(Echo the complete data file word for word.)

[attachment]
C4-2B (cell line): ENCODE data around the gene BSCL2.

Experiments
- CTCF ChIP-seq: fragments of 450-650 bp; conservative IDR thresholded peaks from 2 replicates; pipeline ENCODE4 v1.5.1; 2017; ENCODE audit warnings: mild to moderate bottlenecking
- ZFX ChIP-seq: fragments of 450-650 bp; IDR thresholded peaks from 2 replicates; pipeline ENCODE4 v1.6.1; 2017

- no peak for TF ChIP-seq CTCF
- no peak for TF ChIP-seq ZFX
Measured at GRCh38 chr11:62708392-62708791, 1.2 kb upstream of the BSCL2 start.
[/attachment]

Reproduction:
C4-2B (cell line): ENCODE data around the gene BSCL2.

Experiments
- CTCF ChIP-seq: fragments of 450-650 bp; conservative IDR thresholded peaks from 2 replicates; pipeline ENCODE4 v1.5.1; 2017; ENCODE audit warnings: mild to moderate bottlenecking
- ZFX ChIP-seq: fragments of 450-650 bp; IDR thresholded peaks from 2 replicates; pipeline ENCODE4 v1.6.1; 2017

- no peak for TF ChIP-seq CTCF
- no peak for TF ChIP-seq ZFX
Measured at GRCh38 chr11:62708392-62708791, 1.2 kb upstream of the BSCL2 start.